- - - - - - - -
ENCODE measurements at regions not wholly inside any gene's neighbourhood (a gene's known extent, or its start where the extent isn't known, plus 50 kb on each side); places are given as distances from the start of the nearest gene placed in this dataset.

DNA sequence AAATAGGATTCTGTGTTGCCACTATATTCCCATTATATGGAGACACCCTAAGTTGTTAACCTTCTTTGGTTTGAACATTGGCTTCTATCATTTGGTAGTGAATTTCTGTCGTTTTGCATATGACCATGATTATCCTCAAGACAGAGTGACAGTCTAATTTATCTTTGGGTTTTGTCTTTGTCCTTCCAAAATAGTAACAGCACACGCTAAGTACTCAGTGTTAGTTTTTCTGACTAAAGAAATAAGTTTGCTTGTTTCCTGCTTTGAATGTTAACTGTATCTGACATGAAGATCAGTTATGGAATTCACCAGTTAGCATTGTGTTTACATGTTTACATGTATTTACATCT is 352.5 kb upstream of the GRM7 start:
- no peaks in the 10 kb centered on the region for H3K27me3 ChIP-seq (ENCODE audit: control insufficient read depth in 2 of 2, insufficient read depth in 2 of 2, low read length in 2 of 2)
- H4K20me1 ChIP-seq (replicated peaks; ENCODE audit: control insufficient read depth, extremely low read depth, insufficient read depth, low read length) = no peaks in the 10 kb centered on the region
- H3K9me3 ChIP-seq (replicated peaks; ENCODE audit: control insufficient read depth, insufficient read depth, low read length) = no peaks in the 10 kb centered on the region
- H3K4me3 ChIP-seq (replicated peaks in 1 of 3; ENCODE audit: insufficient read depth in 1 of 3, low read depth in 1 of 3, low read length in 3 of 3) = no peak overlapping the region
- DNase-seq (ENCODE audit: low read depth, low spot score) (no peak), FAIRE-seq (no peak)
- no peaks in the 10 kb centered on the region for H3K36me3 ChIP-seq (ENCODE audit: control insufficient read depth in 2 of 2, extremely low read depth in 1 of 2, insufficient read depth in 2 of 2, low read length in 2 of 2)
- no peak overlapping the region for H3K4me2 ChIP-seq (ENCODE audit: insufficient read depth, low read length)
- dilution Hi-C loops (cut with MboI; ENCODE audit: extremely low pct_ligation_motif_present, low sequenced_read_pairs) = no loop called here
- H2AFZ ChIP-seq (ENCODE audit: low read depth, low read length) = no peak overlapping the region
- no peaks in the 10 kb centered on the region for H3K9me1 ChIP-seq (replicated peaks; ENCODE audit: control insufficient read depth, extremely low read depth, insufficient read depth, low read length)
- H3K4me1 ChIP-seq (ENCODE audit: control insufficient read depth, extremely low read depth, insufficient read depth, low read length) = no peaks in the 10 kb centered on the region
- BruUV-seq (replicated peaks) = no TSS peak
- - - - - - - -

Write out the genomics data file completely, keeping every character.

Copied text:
ENCODE measurements at regions not wholly inside any gene's neighbourhood (a gene's known extent, or its start where the extent isn't known, plus 50 kb on each side); places are given as distances from the start of the nearest gene placed in this dataset.

DNA sequence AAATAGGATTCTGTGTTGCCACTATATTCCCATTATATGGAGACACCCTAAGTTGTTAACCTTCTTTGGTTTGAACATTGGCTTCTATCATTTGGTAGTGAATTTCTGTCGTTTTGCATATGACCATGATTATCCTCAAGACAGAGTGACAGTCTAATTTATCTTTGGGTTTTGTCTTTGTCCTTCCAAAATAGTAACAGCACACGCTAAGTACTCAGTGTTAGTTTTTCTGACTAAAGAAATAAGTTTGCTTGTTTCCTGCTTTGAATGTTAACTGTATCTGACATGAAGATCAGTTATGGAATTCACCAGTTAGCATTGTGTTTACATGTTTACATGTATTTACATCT is 352.5 kb upstream of the GRM7 start:
- no peaks in the 10 kb centered on the region for H3K27me3 ChIP-seq (ENCODE audit: control insufficient read depth in 2 of 2, insufficient read depth in 2 of 2, low read length in 2 of 2)
- H4K20me1 ChIP-seq (replicated peaks; ENCODE audit: control insufficient read depth, extremely low read depth, insufficient read depth, low read length) = no peaks in the 10 kb centered on the region
- H3K9me3 ChIP-seq (replicated peaks; ENCODE audit: control insufficient read depth, insufficient read depth, low read length) = no peaks in the 10 kb centered on the region
- H3K4me3 ChIP-seq (replicated peaks in 1 of 3; ENCODE audit: insufficient read depth in 1 of 3, low read depth in 1 of 3, low read length in 3 of 3) = no peak overlapping the region
- DNase-seq (ENCODE audit: low read depth, low spot score) (no peak), FAIRE-seq (no peak)
- no peaks in the 10 kb centered on the region for H3K36me3 ChIP-seq (ENCODE audit: control insufficient read depth in 2 of 2, extremely low read depth in 1 of 2, insufficient read depth in 2 of 2, low read length in 2 of 2)
- no peak overlapping the region for H3K4me2 ChIP-seq (ENCODE audit: insufficient read depth, low read length)
- dilution Hi-C loops (cut with MboI; ENCODE audit: extremely low pct_ligation_motif_present, low sequenced_read_pairs) = no loop called here
- H2AFZ ChIP-seq (ENCODE audit: low read depth, low read length) = no peak overlapping the region
- no peaks in the 10 kb centered on the region for H3K9me1 ChIP-seq (replicated peaks; ENCODE audit: control insufficient read depth, extremely low read depth, insufficient read depth, low read length)
- H3K4me1 ChIP-seq (ENCODE audit: control insufficient read depth, extremely low read depth, insufficient read depth, low read length) = no peaks in the 10 kb centered on the region
- BruUV-seq (replicated peaks) = no TSS peak